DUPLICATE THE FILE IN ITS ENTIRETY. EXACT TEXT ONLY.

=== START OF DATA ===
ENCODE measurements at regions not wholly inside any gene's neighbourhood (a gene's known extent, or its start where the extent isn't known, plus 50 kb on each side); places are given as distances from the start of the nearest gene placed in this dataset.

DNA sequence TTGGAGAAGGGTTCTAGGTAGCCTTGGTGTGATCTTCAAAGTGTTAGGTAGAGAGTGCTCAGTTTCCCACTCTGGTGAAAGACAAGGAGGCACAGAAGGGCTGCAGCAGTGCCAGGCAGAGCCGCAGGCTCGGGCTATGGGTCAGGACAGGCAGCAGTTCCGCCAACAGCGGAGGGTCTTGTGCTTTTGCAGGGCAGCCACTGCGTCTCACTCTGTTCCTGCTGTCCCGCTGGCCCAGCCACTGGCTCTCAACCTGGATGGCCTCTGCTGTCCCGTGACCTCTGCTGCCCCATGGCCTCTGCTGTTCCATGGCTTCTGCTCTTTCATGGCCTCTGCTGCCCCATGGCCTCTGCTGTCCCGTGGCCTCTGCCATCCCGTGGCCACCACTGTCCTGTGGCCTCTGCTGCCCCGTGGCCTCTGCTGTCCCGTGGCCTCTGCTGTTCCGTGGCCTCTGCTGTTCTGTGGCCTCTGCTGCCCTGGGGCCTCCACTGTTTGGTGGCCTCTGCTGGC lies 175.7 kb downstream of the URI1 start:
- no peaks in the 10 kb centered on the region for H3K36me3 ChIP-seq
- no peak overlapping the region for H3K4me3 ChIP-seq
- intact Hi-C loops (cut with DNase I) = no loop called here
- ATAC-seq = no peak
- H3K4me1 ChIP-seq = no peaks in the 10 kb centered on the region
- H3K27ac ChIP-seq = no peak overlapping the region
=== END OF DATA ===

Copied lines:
ENCODE measurements at regions not wholly inside any gene's neighbourhood (a gene's known extent, or its start where the extent isn't known, plus 50 kb on each side); places are given as distances from the start of the nearest gene placed in this dataset.

DNA sequence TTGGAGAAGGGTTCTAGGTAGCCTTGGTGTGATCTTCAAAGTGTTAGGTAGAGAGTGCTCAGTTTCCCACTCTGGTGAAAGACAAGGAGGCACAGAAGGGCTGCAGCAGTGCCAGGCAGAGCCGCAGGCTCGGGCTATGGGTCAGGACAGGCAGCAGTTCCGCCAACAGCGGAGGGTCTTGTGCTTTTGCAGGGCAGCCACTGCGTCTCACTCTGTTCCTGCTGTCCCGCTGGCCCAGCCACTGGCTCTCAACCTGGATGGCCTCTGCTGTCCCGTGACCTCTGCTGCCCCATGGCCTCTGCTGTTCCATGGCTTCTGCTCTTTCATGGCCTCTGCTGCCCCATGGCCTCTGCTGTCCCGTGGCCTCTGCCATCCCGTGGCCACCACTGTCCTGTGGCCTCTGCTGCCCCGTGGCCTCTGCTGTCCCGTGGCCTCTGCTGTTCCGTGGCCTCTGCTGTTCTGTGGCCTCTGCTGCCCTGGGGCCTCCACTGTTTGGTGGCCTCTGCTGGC lies 175.7 kb downstream of the URI1 start:
- no peaks in the 10 kb centered on the region for H3K36me3 ChIP-seq
- no peak overlapping the region for H3K4me3 ChIP-seq
- intact Hi-C loops (cut with DNase I) = no loop called here
- ATAC-seq = no peak
- H3K4me1 ChIP-seq = no peaks in the 10 kb centered on the region
- H3K27ac ChIP-seq = no peak overlapping the region